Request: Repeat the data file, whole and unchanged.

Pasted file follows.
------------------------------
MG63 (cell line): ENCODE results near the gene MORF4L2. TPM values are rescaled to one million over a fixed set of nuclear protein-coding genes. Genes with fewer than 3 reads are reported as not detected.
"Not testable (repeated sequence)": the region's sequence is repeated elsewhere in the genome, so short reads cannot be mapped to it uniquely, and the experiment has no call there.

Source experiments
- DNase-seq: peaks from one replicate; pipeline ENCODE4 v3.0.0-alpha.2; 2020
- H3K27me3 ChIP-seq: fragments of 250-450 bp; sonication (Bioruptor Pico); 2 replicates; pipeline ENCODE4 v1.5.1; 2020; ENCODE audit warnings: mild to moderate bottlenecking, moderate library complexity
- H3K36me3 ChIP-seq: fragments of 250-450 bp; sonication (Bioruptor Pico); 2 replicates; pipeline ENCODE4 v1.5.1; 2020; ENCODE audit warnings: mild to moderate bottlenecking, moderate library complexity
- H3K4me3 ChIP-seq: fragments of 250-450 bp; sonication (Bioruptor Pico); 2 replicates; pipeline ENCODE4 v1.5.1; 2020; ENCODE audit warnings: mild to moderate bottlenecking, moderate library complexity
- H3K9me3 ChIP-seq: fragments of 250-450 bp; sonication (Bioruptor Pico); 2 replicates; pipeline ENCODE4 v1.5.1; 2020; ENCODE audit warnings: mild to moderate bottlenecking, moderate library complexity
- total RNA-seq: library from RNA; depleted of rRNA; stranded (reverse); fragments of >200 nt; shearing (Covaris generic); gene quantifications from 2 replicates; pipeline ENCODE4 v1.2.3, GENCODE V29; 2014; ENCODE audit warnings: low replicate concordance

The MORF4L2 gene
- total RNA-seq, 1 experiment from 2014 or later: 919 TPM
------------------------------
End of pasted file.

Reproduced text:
MG63 (cell line): ENCODE results near the gene MORF4L2. TPM values are rescaled to one million over a fixed set of nuclear protein-coding genes. Genes with fewer than 3 reads are reported as not detected.
"Not testable (repeated sequence)": the region's sequence is repeated elsewhere in the genome, so short reads cannot be mapped to it uniquely, and the experiment has no call there.

Source experiments
- DNase-seq: peaks from one replicate; pipeline ENCODE4 v3.0.0-alpha.2; 2020
- H3K27me3 ChIP-seq: fragments of 250-450 bp; sonication (Bioruptor Pico); 2 replicates; pipeline ENCODE4 v1.5.1; 2020; ENCODE audit warnings: mild to moderate bottlenecking, moderate library complexity
- H3K36me3 ChIP-seq: fragments of 250-450 bp; sonication (Bioruptor Pico); 2 replicates; pipeline ENCODE4 v1.5.1; 2020; ENCODE audit warnings: mild to moderate bottlenecking, moderate library complexity
- H3K4me3 ChIP-seq: fragments of 250-450 bp; sonication (Bioruptor Pico); 2 replicates; pipeline ENCODE4 v1.5.1; 2020; ENCODE audit warnings: mild to moderate bottlenecking, moderate library complexity
- H3K9me3 ChIP-seq: fragments of 250-450 bp; sonication (Bioruptor Pico); 2 replicates; pipeline ENCODE4 v1.5.1; 2020; ENCODE audit warnings: mild to moderate bottlenecking, moderate library complexity
- total RNA-seq: library from RNA; depleted of rRNA; stranded (reverse); fragments of >200 nt; shearing (Covaris generic); gene quantifications from 2 replicates; pipeline ENCODE4 v1.2.3, GENCODE V29; 2014; ENCODE audit warnings: low replicate concordance

The MORF4L2 gene
- total RNA-seq, 1 experiment from 2014 or later: 919 TPM